The most-distant body ever observed in our Solar System has been discovered by a team of astronomers. The object has been temporarily called 2018 VG18, it is is more than 100 times farther than Earth is from the Sun.
Scott S Sheppard of the Carnegie Institution for Science in Washington DC, David Tholen of the University of Hawaii and Chad Trujillo of Northern Arizona University made the incredible discovery which they announced on the 17th December.
The object has already been given the nickname “Farout” by the discovery team for its extremely distant location.
Distant object dubbed ''Farout"
They have located Farout to be about 120 astronomical units (AU), where 1 AU is defined as the distance between the Earth and the Sun. To give that figure some context the second-most-distant observed Solar System object is Eris, at about 96 AU and Pluto is about 34 AU.
The team that discovered VG18 has been searching for extremely distant Solar System objects for some time. Their work has been focused on looking for the suspected Planet X, sometimes known as Planet 9.
In October the group announced the discovery of another distant Solar System object, called 2015 TG387 and nicknamed “The Goblin.”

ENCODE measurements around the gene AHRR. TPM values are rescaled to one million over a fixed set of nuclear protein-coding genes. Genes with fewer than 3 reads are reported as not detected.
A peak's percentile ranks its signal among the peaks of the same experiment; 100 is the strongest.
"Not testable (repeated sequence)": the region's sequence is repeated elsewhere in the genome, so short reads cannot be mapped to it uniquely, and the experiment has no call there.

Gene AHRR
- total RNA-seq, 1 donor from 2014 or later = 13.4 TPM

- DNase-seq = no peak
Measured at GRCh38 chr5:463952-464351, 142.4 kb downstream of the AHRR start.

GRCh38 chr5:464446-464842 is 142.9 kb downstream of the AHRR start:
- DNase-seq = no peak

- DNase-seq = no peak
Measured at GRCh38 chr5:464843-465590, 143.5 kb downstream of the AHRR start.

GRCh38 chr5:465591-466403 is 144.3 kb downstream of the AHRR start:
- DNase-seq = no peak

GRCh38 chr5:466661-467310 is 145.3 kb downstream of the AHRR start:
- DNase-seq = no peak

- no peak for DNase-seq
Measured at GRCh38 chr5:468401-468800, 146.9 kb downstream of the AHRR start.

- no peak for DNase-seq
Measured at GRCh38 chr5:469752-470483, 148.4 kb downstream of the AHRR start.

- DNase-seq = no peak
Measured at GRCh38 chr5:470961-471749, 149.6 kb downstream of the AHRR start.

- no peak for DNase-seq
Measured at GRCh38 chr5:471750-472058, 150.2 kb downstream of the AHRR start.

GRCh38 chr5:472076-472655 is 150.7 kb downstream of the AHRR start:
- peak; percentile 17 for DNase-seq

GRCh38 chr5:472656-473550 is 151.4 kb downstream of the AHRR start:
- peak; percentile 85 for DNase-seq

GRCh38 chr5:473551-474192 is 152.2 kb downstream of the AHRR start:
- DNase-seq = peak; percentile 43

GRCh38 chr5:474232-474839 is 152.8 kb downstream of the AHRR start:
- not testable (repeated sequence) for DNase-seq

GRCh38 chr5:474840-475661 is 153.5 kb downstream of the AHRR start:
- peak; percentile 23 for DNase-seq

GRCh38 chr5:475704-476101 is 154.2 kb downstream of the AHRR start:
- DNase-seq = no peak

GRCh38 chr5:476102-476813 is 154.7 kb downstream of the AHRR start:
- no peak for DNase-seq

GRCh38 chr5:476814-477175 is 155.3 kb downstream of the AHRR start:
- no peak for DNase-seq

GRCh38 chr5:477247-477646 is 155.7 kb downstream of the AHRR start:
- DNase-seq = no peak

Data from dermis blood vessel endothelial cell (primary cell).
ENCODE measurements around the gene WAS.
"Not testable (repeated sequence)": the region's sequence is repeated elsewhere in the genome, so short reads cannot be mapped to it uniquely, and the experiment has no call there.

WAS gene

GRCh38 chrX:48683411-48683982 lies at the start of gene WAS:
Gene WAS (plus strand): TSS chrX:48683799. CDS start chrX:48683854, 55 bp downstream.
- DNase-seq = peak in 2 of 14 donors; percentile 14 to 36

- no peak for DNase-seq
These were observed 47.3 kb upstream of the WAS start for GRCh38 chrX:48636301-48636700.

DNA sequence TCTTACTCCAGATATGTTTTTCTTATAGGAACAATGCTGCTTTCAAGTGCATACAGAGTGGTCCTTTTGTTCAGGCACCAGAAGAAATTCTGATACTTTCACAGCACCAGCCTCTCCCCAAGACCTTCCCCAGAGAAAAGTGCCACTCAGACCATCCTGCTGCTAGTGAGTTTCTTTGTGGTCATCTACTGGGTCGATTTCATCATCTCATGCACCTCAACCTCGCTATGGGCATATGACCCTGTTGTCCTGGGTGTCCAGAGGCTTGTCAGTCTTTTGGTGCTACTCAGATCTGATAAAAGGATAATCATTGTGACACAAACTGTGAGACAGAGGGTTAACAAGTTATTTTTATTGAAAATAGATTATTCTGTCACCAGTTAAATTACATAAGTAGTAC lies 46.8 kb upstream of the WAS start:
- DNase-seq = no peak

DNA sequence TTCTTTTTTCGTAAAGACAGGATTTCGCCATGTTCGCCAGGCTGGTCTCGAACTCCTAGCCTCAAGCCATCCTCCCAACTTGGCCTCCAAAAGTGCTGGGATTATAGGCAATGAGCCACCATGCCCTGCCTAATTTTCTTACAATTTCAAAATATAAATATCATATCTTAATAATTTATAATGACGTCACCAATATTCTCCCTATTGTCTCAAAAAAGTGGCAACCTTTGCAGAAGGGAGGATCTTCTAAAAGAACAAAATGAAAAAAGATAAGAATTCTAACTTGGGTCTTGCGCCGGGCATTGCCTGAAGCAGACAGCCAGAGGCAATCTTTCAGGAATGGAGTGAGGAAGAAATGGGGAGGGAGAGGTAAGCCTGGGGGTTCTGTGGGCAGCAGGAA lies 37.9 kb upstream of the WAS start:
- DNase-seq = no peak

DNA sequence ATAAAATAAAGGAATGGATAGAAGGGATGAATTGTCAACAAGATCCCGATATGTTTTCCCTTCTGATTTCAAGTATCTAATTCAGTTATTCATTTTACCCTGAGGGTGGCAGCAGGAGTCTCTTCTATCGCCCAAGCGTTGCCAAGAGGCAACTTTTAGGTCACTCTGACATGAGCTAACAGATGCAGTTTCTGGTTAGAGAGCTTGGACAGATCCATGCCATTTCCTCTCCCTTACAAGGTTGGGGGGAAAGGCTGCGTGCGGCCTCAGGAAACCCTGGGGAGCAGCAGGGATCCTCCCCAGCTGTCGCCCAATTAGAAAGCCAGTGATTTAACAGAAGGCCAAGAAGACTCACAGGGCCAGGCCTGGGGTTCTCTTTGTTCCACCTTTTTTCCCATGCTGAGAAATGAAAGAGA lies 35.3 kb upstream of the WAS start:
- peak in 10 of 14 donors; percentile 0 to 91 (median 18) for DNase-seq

The Goblin, named because it was discovered near Halloween was about 80 AU when it was discovered and has an orbit that could indicate it is being influenced by an Earth-sized Planet on the Solar System’s very distant fringes.
“2018 VG18 is much more distant and slower moving than any other observed Solar System object, so it will take a few years to fully determine its orbit,” said Sheppard.
“But it was found in a similar location on the sky to the other known extreme Solar System objects, suggesting it might have the same type of orbit that most of them do.
The orbital similarities shown by many of the known small, distant Solar System bodies was the catalyst for our original assertion that there is a distant, massive planet at several hundred AU shepherding these smaller objects.
All that we currently know about 2018 VG18 is its extreme distance from the Sun, its approximate diameter, and its color,” added Tholen
“Because 2018 VG18 is so distant, it orbits very slowly, likely taking more than 1,000 years to take one trip around the Sun.”
The initial discovery images of 2018 VG18 were taken at the Japanese Subaru 8-meter telescope situated on top of Mauna Kea in Hawaii on November 10, 2018.
Astronomers worked together across the globe
The object needed to be observed a second time to be validated and was seen by the Magellan telescope at Carnegie’s Las Campanas Observatory in Chile in early December.
The team there spent a week observing the object and determining its basic physical properties such as brightness and color.
"This discovery is truly an international achievement in research using telescopes located in Hawaii and Chile, operated by Japan, as well as by a consortium of research institutions and universities in the United States,” concluded Trujillo.
"With new wide-field digital cameras on some of the world’s largest telescopes, we are finally exploring our Solar System’s fringes, far beyond Pluto.”